Buy stocks to prosper. Buy bonds to sleep at night.

The Fed has been cautious, announcing it will start cutting its bond purchases but promising to keep short-term interest rates low for a while. But he might be forced to act faster if he feels inflation has gotten out of hand. The Fed’s intervention sparked the current bullish market rally in March 2020, and it’s not hard to imagine that the Fed’s intervention could end it.

The stock market continues to rise, and until that momentum changes, it is dangerous to assume that the market will suddenly collapse. But its long rise has consequences: most stocks are no longer good deals. As Robert Shiller, the Yale economist, has pointed out, an important measure of stock market valuations, the cycle-adjusted price-to-earnings ratio (CAPE), hovered in a rarefied range, exceeded only in December 1999, during the dot-com bubble. .

The Shiller Index cannot predict short-term stock movements, but, like other valuation metrics, it suggests that stock returns over the next decade are likely to be lower than the last. Vanguard, for example, predicts that the US stock market will produce annualized returns of just 2.4-4.4% for the next decade, largely because prices are so high.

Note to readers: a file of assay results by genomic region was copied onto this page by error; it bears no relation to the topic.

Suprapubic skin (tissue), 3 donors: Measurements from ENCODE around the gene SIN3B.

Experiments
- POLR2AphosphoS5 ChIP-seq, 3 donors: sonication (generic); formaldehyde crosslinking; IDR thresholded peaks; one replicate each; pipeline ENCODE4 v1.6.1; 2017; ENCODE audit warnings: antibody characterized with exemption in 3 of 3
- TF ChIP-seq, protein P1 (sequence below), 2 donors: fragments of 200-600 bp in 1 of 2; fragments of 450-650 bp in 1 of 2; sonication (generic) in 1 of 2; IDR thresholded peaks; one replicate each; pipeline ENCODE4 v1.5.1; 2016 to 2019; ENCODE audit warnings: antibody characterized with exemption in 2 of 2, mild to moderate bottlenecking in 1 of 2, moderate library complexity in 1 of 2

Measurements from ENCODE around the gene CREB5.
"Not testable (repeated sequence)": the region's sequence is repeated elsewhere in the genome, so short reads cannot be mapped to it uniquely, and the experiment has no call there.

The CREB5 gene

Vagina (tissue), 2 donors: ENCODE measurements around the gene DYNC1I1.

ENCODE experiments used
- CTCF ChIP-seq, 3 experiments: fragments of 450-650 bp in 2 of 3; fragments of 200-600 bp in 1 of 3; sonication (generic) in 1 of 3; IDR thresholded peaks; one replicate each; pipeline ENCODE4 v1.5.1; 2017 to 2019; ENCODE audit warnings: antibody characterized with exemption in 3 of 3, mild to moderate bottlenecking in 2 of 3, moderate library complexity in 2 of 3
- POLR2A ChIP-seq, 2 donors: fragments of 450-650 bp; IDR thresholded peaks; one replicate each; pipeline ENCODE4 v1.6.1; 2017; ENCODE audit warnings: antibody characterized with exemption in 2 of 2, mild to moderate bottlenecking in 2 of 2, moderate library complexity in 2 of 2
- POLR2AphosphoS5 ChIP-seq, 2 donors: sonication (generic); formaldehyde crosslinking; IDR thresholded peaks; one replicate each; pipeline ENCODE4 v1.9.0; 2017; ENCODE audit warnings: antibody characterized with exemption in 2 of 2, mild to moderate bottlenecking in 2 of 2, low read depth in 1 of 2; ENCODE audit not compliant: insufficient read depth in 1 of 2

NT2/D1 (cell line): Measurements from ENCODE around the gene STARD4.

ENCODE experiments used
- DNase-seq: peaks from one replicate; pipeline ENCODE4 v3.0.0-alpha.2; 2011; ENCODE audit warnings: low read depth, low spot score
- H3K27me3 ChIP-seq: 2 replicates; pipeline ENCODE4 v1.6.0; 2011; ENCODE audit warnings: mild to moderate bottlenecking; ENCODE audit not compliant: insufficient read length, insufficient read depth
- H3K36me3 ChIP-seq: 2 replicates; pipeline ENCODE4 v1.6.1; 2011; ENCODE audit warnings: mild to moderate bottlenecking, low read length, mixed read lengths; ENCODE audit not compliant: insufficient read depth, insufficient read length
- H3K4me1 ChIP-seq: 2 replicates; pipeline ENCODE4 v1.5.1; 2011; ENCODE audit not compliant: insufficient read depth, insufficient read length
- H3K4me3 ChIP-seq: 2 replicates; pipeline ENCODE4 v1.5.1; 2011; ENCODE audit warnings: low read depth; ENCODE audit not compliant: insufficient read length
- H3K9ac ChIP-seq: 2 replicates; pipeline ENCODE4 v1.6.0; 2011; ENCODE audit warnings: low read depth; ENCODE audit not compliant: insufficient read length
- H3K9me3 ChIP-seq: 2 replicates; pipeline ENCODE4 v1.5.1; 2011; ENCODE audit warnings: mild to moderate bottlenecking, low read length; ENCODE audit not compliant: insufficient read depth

Other global stock markets haven’t risen as much lately, and partly for this reason, Vanguard expects them to outpace the US market by nearly three percentage points, on an annualized basis, over the course of the decade to come. This is a reminder that a truly diversified equity portfolio is a multinational portfolio, containing stocks from all major public stock markets (including those in China).

The past is no guarantee of the future, but it does provide clues. Countless academic studies suggest that the key to prosperity for non-professional investors is to hold stocks for the long term and avoid market timing.

This implies that investors must be able to sustain large losses periodically as the stock market fluctuates, sometimes painfully, as it did last year. Recall that from February 19 to March 23, 2020, the S&P 500 fell 34%. More declines of this magnitude or more could occur at any time.

Does it make you uncomfortable? That bothers me.

A great strategy for absorbing losses and holding onto stocks, no matter what, has been to own bonds. This is because bonds and stocks have been inversely correlated most of the time: when one goes up, the other goes down.

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